Hiram Conibear

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Hiram Boardman Conibear
Hiram Boardman Conibear circa 1910.jpg
Conibear circa 1911
Born (1871-09-05)September 5, 1871
Mineral, Illinois
Died September 9, 1917(1917-09-09) (aged 46)
Seattle, Washington
Cause of death Fall from tree
Known for Conibear stroke
Spouse(s) Grace Eminent Miller (m. 1898–1917)
Children Catherine Amelia Conibear (1909-?)
Parent(s) Edward H. Conibear
Amelia Boardman

Hiram Boardman Conibear (September 5, 1871 – September 9, 1917) was the rowing coach at the University of Washington in 1907. He coached both the men's and women's rowing team. He developed the distinctive style that became known as the Conibear stroke that "had an effect on the sport that lasted for 30 years".[1][2][3]

Biography[edit]

He was born on September 5, 1871 in Mineral, Illinois to Edward H. Conibear and Amelia Boardman of England.

He later graduated from the University of Illinois.[4]

Conibear began his coaching career in cycling. In 1906, working as athletics trainer at the University of Washington, he accepted the post of rowing crew coach even though he had no rowing experience and knew nothing about the sport.[5]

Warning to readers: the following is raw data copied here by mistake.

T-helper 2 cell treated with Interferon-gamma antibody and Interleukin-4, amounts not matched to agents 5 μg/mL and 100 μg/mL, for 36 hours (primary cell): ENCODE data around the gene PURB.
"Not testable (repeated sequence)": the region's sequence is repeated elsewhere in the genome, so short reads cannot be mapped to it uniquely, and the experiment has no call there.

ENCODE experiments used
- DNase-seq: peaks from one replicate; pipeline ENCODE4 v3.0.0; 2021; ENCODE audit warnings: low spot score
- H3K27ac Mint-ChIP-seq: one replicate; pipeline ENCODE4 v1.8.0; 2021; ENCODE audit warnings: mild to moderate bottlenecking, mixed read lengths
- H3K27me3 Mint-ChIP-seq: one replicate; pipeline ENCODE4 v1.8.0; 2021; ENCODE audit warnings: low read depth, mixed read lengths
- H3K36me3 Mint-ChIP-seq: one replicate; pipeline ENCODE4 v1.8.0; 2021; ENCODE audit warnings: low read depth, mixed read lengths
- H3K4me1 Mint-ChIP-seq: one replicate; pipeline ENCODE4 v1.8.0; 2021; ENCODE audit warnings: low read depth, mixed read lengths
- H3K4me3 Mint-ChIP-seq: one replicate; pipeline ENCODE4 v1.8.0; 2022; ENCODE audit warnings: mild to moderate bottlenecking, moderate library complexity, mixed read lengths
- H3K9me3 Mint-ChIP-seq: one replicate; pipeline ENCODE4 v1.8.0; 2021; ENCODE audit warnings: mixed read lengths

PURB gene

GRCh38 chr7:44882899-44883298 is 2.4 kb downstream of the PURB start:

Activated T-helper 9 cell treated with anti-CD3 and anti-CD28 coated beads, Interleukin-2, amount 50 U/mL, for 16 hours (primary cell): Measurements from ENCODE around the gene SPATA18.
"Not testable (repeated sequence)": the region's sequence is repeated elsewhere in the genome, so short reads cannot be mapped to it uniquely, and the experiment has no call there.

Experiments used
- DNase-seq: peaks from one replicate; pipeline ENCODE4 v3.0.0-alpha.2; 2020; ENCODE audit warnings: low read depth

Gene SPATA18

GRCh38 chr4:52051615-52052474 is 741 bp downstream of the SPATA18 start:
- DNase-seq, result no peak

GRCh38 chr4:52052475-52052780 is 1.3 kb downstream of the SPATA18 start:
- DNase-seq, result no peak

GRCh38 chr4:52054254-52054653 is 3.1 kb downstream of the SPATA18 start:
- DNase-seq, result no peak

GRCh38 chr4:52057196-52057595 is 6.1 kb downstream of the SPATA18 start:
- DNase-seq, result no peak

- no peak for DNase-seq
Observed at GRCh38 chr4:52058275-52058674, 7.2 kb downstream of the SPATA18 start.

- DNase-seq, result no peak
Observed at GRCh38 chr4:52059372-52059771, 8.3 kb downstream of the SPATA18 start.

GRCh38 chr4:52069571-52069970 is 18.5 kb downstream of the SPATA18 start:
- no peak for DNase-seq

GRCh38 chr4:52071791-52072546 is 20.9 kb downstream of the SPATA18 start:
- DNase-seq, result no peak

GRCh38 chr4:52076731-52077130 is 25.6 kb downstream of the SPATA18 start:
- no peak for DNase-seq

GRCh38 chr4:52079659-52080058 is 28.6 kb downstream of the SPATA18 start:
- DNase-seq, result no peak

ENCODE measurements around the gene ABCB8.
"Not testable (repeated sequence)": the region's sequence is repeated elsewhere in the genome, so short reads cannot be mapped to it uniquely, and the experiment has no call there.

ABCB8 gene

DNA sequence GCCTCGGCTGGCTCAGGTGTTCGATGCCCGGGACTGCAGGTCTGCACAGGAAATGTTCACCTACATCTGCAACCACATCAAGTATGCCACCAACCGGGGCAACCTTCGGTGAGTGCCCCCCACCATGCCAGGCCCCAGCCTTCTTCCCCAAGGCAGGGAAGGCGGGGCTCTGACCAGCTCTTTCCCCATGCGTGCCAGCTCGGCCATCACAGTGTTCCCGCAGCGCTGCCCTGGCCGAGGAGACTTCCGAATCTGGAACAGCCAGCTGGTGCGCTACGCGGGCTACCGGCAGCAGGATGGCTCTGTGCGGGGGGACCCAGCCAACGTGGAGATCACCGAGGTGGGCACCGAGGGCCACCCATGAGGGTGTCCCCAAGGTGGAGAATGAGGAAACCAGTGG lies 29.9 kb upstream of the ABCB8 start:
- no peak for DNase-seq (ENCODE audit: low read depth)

Experiments convinced him that the traditional Oxford style of rowing, involving a long stroke, was both unsound and uncomfortable, and he developed the new, shorter style with which his name became associated.[6]

Under his coaching the university crew became, in 1913, the first Western crew to compete by invitation in the Intercollegiate Rowing Association regatta in Poughkeepsie, New York, and Washington crew members went on to achieve success at subsequent regattas and at national and Olympic level using the technique developed by Conibear.[5]

Conibear died from a fall from a plum tree at his home in Seattle, Washington, on September 9, 1917 at age 46.[1]

Legacy[edit]

See also[edit]

References[edit]

  1. ^ a b "Hiram Conibear, Rowing Coach" (PDF). New York Times. September 11, 1917. Retrieved 2009-07-31. 
  2. ^ "Hiram Boardman Conibear". Encyclopædia Britannica. Retrieved 2009-07-31. 
  3. ^ It is also called the Washington stroke and the American stroke
  4. ^ James Herbert Kelley (1913). The alumni record of the University of Illinois. University of Illinois. 
  5. ^ a b Daves, Jim; W. Thomas Porter (2 December 2001). "Pacific Northwest Magazine". The Glory of Washington: The People and Events That Shaped the Husky Athletic Tradition. Sports Publishing. Retrieved 2009-07-31. 
  6. ^ "Sport: A Sweep for Conibear". Time magazine. 1 July 1946. Retrieved 2009-07-31. In 1917, Hiram Conibear was killed (when he fell out of a cherry [sic] tree) but Washington crews went east year after year to win fame at Poughkeepsie.